If the United Methodist Call to Action yields anything, it may be because the bishops themselves take action to remove ineffective pastors from vital places of service when those persons persistently fail to grow their churches or meet reasonable benchmarks in changing community situations. If the Call to Action yields anything, it could be because conference leaders do what it takes to help their conferences recruit women and men passionate and competent for the work of growing the church….

To my friends in the episcopacy, thank you for caring about our church enough to call us to action - but now the church looks to you for action. When we see some $20,000 salary cuts begin to show up across the connection in response to pastoral ineffectiveness, that is when we will know you all were serious.

Hold us accountable!

Paul Nixon
The Epicenter Group

[1] For example, see the compromised

Monday, April 16, 2012

Following Jesus After Easter

I am still haunted by a long conversation I had with a man who was a member of one of my early congregations. He told me that one evening, returning from a night of poker with pals, he had a stunning vision of the presence of the risen Christ. Christ appeared to him undeniably, vividly.

Yet though this event shook him and stirred him deeply, in ten years he had never told anyone about it before he told me, his pastor. I pressed him on his silence. Was he embarrassed? Was he fearful that others would mock him or fail to believe that this had happened to him?

“No,” he explained, “the reason why I told no one was I was too afraid that it was true. And if it’s true that Jesus was really real, that he had come personally to me, what then? I’d have to change my whole life. I’d have to become some kind of radical or something. And I love my wife and family and was scared I’d have to change, to be somebody else, and destroy my family, if the vision was real.”

That conversation reminded me that there are all sorts of reasons for disbelieving the resurrection of crucified Jesus, reasons that have nothing to do with our being modern, scientific, critical people.

Theologian Jurgen Moltmann says that a major reason for disbelieving in the truth of the resurrection is that, if the resurrection is true, then we cannot live as we previously have lived.  We must change or be out of step with the way the world really is.  If the world is not in the grip of death and death-dealers, how then shall we live?

William H. Willimon
-  from The Best of Will Willimon, (Abingdon Press, 2012)

Tuesday, April 10, 2012


A student, asked to summarize the gospel in a few words, responded: in the Bible, it gets dark, then it gets very, very dark, then Jesus shows up. I’d add to this affirmation, Jesus doesn’t just show up; he shows up for us.

As the psalmist declared:
Where can I go from your spirit?
Or where can I flee from your presence? If ascend to heaven, you are there; If I make my bed in Sheol, you are there. (Ps 139:7-8)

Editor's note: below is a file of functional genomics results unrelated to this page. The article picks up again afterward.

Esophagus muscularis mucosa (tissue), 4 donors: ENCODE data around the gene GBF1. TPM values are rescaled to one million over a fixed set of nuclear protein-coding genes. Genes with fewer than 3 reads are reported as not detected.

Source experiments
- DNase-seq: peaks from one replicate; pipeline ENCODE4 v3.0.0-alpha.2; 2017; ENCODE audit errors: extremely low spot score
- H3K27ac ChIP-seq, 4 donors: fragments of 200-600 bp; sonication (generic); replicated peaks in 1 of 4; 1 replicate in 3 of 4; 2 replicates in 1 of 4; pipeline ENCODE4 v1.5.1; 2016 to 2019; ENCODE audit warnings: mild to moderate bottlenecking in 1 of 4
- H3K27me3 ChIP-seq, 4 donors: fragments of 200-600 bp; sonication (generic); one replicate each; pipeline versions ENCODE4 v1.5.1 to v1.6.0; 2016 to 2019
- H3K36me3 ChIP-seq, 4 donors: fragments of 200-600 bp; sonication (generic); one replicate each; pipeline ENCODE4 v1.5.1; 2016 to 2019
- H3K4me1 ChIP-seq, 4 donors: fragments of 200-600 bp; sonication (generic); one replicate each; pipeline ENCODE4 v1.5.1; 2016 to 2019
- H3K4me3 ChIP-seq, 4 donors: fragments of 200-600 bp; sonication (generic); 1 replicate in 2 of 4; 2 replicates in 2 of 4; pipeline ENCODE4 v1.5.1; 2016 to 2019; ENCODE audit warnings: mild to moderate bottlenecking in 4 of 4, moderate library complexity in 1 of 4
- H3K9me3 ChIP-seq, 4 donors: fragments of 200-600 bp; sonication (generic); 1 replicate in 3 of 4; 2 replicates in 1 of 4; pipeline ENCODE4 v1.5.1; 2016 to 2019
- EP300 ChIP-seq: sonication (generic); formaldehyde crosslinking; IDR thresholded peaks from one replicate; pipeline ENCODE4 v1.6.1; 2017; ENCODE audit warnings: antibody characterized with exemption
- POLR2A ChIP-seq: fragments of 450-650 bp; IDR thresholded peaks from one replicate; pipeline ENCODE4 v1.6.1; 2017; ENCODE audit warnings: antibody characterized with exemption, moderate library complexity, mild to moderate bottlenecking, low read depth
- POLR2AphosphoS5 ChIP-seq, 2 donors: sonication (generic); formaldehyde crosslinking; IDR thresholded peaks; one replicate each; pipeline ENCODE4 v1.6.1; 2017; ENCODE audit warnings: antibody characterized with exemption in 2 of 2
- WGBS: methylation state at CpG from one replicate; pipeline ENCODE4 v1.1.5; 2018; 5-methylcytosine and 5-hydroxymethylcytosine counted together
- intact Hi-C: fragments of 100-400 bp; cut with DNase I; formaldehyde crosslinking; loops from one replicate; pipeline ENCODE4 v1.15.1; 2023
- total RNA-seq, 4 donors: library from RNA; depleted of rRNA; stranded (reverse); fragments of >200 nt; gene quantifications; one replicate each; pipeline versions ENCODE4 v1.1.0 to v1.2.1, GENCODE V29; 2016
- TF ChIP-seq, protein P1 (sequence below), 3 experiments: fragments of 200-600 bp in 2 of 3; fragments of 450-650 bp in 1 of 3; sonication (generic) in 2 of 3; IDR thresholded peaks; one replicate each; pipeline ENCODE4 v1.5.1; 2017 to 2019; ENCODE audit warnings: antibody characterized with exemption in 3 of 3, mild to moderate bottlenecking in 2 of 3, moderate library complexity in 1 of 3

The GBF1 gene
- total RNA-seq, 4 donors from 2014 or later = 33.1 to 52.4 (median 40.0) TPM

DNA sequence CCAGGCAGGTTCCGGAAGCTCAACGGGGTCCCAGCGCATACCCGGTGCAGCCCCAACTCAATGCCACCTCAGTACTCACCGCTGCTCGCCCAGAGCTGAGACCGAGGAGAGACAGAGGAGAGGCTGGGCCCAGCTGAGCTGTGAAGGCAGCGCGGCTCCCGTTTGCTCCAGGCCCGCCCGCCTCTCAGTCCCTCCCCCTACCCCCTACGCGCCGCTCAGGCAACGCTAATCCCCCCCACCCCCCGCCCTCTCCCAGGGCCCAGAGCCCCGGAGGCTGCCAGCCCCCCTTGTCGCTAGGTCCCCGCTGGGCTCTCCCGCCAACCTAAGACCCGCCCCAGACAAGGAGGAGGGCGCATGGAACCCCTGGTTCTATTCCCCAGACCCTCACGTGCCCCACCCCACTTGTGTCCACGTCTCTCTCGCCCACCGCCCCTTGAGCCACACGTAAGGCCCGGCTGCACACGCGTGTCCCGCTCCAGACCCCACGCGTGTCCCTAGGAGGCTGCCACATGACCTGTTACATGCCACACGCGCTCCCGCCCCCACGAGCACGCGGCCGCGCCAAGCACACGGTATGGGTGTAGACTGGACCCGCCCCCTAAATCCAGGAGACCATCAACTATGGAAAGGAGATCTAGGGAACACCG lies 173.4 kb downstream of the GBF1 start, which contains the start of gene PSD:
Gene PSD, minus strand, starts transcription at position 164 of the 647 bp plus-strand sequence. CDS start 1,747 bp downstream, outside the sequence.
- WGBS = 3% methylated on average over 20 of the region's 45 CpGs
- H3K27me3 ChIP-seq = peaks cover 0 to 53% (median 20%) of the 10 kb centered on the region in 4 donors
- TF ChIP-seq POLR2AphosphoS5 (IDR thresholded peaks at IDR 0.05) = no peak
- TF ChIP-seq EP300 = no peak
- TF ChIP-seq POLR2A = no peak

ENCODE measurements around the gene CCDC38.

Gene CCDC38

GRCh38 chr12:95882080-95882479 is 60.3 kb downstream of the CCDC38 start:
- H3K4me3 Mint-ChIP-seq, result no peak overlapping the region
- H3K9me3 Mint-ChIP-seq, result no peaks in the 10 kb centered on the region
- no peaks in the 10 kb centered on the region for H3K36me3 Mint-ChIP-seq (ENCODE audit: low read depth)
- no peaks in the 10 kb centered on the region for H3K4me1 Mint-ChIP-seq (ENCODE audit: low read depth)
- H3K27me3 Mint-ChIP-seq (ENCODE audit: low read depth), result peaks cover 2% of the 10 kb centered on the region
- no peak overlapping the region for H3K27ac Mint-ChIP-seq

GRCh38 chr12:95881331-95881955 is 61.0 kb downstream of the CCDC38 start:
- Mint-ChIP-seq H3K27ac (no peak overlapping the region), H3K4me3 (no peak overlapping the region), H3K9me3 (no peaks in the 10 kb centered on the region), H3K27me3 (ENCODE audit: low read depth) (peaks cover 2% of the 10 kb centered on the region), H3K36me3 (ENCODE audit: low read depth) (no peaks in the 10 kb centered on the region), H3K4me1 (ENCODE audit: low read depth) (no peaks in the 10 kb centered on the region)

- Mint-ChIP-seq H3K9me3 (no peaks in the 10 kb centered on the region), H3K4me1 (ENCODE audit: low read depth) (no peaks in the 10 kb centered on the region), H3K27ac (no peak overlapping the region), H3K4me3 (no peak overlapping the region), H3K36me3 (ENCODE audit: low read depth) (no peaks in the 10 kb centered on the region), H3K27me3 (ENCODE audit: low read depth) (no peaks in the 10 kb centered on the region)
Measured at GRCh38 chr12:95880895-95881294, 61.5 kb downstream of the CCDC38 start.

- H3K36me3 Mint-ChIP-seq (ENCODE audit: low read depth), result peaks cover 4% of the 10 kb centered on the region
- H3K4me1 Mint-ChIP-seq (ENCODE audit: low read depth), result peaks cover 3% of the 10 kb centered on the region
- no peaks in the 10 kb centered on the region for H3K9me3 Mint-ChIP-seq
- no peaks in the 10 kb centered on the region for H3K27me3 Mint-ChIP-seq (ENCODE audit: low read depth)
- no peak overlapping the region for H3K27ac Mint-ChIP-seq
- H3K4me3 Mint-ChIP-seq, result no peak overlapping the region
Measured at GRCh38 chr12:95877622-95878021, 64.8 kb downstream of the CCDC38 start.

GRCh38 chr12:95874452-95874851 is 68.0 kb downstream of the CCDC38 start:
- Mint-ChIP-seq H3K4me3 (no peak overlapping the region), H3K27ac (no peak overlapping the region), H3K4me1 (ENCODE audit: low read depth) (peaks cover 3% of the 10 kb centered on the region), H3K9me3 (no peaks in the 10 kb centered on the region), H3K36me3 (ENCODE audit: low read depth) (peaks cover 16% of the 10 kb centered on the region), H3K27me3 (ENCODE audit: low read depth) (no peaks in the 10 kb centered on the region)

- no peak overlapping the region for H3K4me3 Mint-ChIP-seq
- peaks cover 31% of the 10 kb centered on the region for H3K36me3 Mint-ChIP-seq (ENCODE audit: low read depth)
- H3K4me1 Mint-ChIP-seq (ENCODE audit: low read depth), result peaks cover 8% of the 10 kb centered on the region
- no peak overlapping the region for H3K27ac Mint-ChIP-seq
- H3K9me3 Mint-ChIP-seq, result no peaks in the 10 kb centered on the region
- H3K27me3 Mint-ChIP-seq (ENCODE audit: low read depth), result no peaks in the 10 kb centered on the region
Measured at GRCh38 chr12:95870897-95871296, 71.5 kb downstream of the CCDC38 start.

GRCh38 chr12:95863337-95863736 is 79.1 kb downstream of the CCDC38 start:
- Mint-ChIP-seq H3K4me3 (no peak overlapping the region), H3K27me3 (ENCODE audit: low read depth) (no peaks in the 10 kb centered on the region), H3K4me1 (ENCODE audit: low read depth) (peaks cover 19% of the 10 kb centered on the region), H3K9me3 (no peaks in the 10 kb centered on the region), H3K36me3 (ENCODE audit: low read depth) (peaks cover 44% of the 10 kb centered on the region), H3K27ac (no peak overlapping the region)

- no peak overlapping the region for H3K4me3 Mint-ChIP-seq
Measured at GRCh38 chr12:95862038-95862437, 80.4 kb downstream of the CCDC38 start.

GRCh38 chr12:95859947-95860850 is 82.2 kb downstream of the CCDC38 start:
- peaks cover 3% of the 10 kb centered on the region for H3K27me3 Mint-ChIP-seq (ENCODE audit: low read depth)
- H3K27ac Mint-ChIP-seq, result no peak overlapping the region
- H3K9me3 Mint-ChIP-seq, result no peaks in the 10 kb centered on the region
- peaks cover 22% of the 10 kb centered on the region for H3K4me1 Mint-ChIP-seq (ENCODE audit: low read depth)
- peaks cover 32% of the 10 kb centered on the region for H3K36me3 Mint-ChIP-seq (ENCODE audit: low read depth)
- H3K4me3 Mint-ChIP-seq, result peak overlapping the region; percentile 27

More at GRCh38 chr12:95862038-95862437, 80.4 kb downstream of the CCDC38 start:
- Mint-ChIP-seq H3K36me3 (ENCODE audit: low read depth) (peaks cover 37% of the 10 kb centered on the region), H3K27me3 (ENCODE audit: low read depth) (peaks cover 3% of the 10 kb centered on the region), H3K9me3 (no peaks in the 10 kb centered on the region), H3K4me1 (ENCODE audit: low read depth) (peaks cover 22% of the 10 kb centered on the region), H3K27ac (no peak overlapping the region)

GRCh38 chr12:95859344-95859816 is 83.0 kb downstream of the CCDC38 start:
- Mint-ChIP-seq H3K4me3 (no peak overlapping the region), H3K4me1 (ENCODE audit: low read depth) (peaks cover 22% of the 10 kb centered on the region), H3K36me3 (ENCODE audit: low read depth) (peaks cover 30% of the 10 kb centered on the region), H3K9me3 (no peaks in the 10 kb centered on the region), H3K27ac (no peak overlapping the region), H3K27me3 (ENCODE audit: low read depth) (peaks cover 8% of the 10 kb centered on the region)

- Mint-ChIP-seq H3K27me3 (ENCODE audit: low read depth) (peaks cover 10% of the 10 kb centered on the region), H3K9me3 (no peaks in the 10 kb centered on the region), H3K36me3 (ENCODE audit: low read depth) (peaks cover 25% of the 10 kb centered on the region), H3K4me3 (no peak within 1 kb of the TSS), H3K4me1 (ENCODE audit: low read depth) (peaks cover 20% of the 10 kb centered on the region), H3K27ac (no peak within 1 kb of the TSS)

I was visiting a man as he lay dying, his death only a couple of days away. I asked him there at the end what he was feeling. Was he fearful?

“Fear? No,” he responded, “I’m not fearful because of my faith in Jesus.”
“We all have hope that our future is in God’s hands,” I said, somewhat piously.
“Well, I’m not hopeful because of what I believe about the future,” he corrected me, “I’m hopeful because of what I’ve experienced in the past.”

I asked him to say more.

“I look back over my life, all the mistakes I’ve made, all the times I’ve turned away from Jesus, gone my own way, strayed, and got lost. And time and again, he found a way to get to me, showed up and got me, looked for me when I wasn’t looking for him. I don’t think he’ll let something like my dying defeat his love for me.”

There was a man who understood Easter.

To the poor, struggling Corinthians, failing at being the church, backsliding, wandering, split apart, faithless, scandalously immoral, Paul preaches Easter. He reminds them that they are here, ekklesia, gathered and summoned by the return of the risen Christ. Earlier, God declared, “I will be their God and they will be my people.” That’s the story that, by the sheer grace of God, continues. That’s what this risen Savior does. He comes back—again and again—to the very ones (I’m talking about us!) who so betray and disappoint him. He appears to us, seeks us, finds, grabs us, embraces, holds on to us, commissions us to do his work. In returning to his disciples, the risen Christ makes each of us agents of Easter. “As the Father has sent me,” Jesus says, “so I send you” (John 20:21).

Will Willimon 

Thursday, March 29, 2012

Father, Forgive

Don’t you find it curious that the first word, the very first word that Jesus speaks in agony on the cross, is “Father, forgive”? Such blood, violence, injustice, crushed bone, and ripped sinew, the hands nailed to the wood. With all the possible words of recrimination, condemnation, and accusation, the first thing Jesus says is, “Father, forgive.” Earlier he commanded us to forgive our enemies and to pray for those who persecute us. We though the meant that as a metaphor. (I can’t tell you how long it’s been since I’ve uttered a really good prayer for the souls of Saddam Hussein or Osama bin Laden.) On the cross, Jesus dares to pray for his worst enemies, the main foes of his good news, us.